Document Type



Urtica dioica (“stinging nettle”) includes both dioecious and monoecious forms. In most sexually dimorphic angiosperm species, the genetic mechanisms of sex determination are completely unknown. The few species that include both monoecious and dioecious forms provide an unusual opportunity to examine the genetic mechanisms that underlie the separation of sexual functions, through crossing experiments and analysis of progeny segregation. Our focus is on the genetic mechanisms distinguishing monoecious and dioecious forms of U. dioica. A complicated picture of sex determination in this species has resulted from crosses between dioecious and monoecious subspecies, as well as between dioecious and monoecious forms of the same subspecies. Most significant is evidence for a maternal influence on sex determination and for the possibility of gynodioecy as an intermediate stage in the evolutionary pathway to dioecy.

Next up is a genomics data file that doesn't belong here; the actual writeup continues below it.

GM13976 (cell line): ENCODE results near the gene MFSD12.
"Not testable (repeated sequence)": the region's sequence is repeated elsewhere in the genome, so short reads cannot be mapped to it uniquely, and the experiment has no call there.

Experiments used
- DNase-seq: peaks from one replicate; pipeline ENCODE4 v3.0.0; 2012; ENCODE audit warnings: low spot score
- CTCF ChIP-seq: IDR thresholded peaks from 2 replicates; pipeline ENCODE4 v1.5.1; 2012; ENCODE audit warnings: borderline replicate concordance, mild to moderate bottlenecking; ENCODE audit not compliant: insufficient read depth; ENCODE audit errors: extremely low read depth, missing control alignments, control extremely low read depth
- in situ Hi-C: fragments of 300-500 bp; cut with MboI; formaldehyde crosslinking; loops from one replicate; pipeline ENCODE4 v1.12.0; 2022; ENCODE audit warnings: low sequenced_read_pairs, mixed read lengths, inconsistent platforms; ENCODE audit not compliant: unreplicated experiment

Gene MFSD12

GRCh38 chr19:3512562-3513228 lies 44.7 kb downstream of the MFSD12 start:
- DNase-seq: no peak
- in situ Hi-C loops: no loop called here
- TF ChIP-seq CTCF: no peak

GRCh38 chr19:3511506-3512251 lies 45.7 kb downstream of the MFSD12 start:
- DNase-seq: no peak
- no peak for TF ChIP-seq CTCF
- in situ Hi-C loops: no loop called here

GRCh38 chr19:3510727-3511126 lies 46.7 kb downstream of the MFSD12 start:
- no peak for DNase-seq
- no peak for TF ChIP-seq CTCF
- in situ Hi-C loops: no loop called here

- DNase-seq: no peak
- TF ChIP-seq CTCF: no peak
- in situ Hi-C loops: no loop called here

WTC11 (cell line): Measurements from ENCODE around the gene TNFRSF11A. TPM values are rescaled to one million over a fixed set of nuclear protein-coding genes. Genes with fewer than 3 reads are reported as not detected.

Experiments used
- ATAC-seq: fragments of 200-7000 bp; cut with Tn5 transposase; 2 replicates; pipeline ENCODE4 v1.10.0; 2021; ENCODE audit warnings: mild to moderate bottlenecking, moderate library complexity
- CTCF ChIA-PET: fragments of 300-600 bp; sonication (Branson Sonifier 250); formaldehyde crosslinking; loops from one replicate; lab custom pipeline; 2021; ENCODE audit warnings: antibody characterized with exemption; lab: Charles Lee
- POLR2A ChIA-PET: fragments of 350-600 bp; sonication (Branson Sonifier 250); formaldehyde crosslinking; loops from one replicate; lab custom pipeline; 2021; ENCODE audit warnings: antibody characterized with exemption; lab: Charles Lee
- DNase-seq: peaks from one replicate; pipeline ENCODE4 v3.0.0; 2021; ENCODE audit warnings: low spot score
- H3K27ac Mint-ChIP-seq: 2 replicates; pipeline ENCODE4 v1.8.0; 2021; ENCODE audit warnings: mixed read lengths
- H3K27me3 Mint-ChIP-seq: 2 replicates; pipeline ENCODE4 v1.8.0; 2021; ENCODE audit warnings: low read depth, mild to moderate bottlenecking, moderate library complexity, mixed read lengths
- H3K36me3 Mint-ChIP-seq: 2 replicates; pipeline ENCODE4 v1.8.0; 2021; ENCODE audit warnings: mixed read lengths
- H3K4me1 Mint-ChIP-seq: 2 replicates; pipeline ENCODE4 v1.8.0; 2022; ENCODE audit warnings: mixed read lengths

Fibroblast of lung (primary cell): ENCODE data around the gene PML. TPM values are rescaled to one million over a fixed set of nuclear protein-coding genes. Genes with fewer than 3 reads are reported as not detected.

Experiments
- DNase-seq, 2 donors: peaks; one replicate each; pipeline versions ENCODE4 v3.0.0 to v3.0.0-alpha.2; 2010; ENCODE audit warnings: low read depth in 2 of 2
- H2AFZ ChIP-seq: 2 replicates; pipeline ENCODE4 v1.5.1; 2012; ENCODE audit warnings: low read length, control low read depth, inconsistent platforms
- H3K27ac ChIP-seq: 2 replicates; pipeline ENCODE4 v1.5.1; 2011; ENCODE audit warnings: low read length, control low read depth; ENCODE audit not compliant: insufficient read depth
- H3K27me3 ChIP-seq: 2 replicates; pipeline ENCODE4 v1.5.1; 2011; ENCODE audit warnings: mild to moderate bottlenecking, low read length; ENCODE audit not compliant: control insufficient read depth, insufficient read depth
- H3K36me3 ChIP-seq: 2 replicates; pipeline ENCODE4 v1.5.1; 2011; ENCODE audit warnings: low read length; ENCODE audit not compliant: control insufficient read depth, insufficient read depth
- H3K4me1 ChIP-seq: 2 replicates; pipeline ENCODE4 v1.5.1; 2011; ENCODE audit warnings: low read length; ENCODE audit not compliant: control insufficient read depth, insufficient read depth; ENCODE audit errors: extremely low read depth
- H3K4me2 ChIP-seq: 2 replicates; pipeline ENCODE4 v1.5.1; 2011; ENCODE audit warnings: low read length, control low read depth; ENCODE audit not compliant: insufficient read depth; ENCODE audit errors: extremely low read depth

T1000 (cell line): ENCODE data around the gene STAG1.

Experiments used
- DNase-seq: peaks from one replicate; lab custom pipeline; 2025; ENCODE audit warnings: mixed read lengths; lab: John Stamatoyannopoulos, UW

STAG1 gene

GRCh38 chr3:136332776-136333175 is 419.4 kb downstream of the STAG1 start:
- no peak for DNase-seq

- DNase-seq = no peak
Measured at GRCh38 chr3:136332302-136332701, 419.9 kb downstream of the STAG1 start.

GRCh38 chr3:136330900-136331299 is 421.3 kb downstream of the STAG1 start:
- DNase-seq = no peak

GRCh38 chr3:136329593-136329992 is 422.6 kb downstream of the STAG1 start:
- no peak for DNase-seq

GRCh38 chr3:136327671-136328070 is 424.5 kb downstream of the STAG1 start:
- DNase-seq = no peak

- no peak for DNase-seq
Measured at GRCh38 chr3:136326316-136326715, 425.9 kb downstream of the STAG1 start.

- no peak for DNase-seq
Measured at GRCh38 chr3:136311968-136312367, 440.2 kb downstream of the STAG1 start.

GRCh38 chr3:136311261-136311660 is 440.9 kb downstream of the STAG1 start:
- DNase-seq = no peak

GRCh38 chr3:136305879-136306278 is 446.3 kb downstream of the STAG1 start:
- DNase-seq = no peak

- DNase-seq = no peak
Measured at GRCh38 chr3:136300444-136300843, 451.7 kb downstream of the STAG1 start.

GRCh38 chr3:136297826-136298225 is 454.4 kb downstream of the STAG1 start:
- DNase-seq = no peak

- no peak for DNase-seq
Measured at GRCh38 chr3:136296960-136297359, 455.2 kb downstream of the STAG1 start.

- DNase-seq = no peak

Reprinted from Sexual Plant Reproduction, Vol. 20, Issue 1, December 2006, pp. 35-43. The original publication is available at:π=0